Sometimes Wormwood crawls into my brain and begins to whisper obscenities and lies. "Do more," he says. "It's not enough and you'll probably fail. You need more money. You need more accomplishments. You need … you must … go and get."
How do I respond? In my weakness, I fuss and worry.
I like to think of myself as not much of a fusser. Truth is, in the quiet, my heart beats fast and I lay awake. Do you really have me, Lord?
Then Paul sneaks up beside me and says …
Don’t fret or worry. Instead of worrying, pray. Let petitions and praises shape your worries into prayers, letting God know your concerns. Before you know it, a sense of God’s wholeness, everything coming together for good, will come and settle you down. It’s wonderful what happens when Christ displaces worry at the center of your life.
Then, Jesus climbs next to me, agreeing with Paul …
Well said Paul, he says. Tim, Don’t fuss about what’s on the table at mealtimes or if the clothes in your closet are in fashion. There is far more to your inner life than the food you put in your stomach, more to your outer appearance than the clothes you hang on your body.
Look at the ravens, free and unfettered, not tied down to a job description, carefree in the care of God. And you count far more.
Has anyone by fussing before the mirror ever gotten taller by so much as an inch? If fussing can’t even do that, why fuss at all?
Walk into the fields and look at the wildflowers. They don’t fuss with their appearance—but have you ever seen color and design quite like it? The ten best-dressed men and women in the country look shabby alongside them.
If God gives such attention to the wildflowers, most of them never even seen, don’t you think he’ll attend to you, take pride in you, do his best for you?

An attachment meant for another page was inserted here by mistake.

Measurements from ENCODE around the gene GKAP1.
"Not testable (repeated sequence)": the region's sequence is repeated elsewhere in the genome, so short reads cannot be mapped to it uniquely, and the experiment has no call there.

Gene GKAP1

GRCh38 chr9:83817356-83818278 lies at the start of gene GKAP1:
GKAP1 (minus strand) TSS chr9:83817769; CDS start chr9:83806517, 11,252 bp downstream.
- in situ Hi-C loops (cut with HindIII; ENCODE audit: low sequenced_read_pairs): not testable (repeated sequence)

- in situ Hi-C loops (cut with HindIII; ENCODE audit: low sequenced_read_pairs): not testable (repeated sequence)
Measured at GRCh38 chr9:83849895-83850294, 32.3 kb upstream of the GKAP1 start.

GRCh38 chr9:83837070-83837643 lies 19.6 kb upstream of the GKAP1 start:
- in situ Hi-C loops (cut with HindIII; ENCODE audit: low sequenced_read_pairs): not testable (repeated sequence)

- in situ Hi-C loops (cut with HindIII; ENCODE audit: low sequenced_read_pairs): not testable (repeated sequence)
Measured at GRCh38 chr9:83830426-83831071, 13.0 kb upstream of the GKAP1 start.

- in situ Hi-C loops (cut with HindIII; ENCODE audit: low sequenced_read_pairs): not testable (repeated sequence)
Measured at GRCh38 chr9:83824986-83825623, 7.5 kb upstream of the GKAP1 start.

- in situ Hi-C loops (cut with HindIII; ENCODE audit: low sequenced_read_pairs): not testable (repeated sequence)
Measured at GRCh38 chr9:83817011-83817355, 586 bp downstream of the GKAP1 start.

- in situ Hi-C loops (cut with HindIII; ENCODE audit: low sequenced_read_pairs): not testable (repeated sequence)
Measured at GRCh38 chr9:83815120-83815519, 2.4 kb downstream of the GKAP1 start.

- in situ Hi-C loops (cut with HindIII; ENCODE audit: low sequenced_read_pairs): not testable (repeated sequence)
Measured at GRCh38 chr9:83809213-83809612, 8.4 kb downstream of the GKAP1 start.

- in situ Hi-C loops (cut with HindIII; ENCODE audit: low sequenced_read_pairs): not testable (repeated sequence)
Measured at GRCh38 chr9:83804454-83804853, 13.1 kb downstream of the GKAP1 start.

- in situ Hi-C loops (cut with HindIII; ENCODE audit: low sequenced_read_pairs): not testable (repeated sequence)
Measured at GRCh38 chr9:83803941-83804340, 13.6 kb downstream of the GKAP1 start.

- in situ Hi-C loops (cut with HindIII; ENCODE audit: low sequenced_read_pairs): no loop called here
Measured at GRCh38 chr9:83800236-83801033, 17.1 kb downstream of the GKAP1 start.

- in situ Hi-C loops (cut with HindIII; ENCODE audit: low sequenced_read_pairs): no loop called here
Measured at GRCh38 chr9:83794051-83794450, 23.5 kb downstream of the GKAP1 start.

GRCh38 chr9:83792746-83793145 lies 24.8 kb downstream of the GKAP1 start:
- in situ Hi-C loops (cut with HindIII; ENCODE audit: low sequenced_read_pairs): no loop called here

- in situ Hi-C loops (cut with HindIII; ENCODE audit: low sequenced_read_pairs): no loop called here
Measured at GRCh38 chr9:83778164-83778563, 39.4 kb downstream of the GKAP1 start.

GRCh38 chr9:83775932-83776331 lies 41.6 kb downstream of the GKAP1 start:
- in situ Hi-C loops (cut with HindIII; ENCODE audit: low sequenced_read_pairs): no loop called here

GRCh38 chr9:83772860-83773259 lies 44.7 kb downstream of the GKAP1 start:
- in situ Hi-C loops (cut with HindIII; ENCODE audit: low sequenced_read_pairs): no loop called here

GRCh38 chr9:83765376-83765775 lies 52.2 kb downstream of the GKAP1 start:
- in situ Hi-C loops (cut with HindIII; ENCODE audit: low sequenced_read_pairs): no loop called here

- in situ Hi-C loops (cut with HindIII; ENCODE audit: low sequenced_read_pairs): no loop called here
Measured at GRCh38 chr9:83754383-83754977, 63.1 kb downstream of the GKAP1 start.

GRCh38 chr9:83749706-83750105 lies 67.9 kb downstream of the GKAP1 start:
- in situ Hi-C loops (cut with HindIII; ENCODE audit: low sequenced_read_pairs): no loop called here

What I’m trying to do here is get you to relax, not be so preoccupied with getting so you can respond to God’s giving. People who don’t know God and the way he works fuss over these things, but you know both God and how he works. Steep yourself in God-reality, God-initiative, God-provisions. You’ll find all your everyday human concerns will be met.
Paul concludes …
Tim, this is how we should live if we follow Jesus. So, if you’re serious about living this new resurrection life with Christ, act like it. Pursue the things over which Christ presides.
Don’t shuffle along, eyes to the ground, absorbed with the things right in front of you. Look up, and be alert to what is going on around Christ—that’s where the action is. See things from his perspective.
God I need these words. I need to settle down. I need to relax in the peace of Christ.
 Philippians 4:6-7, The Message
 Luke 12: 22-32, The Message
 Colossians 3: 1-2, The Message
Timothy Willard loves to sit with his wife by the bonfire and make up stories about Tom the Backyard-Badger for his three lovely daughters. When he's not carving up the Appalachian Mountains on his Salsa El Mariachi, you can find him busy writing a book, collaborating on a book, or reading a book written by someone dead and gone. Timothy studied beauty in the works of C.S. Lewis under theologian Alister McGrath. The author of five books, including Veneer: Living Deeply in a Surface Society (Zondervan), Timothy is currently finishing The Life-Changing Adventure of Chasing Beauty (Eerdmans, 2019), preparing his doctoral thesis for publication, and trying to find a publisher for his first novel The Tempest and the Bloom. He lives somewhere in the south Charlotte woods.